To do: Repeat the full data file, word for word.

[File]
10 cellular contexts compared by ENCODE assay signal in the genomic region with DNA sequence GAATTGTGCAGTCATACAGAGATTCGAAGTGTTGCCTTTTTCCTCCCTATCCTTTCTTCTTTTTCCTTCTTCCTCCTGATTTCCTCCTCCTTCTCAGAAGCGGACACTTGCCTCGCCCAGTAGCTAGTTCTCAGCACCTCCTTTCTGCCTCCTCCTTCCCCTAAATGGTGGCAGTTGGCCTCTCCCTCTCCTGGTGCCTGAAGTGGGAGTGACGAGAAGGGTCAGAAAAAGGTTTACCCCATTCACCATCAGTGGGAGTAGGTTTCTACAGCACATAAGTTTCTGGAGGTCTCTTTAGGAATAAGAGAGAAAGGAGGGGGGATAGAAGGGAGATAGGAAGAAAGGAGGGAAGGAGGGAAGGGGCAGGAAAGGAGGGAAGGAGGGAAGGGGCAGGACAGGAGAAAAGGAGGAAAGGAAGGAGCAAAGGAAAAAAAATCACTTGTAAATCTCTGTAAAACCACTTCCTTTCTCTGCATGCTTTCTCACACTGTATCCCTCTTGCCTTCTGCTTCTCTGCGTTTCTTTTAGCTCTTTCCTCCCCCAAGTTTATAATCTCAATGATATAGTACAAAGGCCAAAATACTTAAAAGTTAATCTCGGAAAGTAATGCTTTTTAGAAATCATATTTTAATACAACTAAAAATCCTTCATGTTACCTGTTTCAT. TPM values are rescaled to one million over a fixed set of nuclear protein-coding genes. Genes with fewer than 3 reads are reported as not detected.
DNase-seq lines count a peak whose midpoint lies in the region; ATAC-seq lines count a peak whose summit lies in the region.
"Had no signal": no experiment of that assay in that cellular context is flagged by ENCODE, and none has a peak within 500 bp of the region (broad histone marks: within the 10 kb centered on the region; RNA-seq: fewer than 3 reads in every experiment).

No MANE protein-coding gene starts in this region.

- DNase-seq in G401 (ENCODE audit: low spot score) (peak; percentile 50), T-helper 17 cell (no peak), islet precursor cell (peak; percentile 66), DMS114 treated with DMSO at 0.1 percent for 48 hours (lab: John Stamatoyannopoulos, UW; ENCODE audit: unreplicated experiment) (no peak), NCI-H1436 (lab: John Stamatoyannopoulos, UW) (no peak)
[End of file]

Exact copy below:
10 cellular contexts compared by ENCODE assay signal in the genomic region with DNA sequence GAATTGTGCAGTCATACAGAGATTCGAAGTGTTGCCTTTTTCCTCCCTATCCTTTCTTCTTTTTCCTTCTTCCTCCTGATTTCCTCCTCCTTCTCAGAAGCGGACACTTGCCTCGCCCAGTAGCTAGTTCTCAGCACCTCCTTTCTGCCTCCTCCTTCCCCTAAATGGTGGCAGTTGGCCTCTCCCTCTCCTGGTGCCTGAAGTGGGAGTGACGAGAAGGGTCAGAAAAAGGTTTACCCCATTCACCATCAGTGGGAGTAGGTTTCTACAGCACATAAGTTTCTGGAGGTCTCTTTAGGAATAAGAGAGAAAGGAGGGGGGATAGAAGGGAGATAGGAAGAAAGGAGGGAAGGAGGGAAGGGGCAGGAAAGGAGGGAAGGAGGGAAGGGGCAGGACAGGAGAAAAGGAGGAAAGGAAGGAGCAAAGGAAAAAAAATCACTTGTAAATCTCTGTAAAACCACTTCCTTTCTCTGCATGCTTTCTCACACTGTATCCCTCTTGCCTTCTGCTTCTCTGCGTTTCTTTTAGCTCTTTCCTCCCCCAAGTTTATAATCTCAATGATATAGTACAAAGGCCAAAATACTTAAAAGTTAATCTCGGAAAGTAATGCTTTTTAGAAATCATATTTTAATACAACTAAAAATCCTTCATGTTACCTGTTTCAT. TPM values are rescaled to one million over a fixed set of nuclear protein-coding genes. Genes with fewer than 3 reads are reported as not detected.
DNase-seq lines count a peak whose midpoint lies in the region; ATAC-seq lines count a peak whose summit lies in the region.
"Had no signal": no experiment of that assay in that cellular context is flagged by ENCODE, and none has a peak within 500 bp of the region (broad histone marks: within the 10 kb centered on the region; RNA-seq: fewer than 3 reads in every experiment).

No MANE protein-coding gene starts in this region.

- DNase-seq in G401 (ENCODE audit: low spot score) (peak; percentile 50), T-helper 17 cell (no peak), islet precursor cell (peak; percentile 66), DMS114 treated with DMSO at 0.1 percent for 48 hours (lab: John Stamatoyannopoulos, UW; ENCODE audit: unreplicated experiment) (no peak), NCI-H1436 (lab: John Stamatoyannopoulos, UW) (no peak)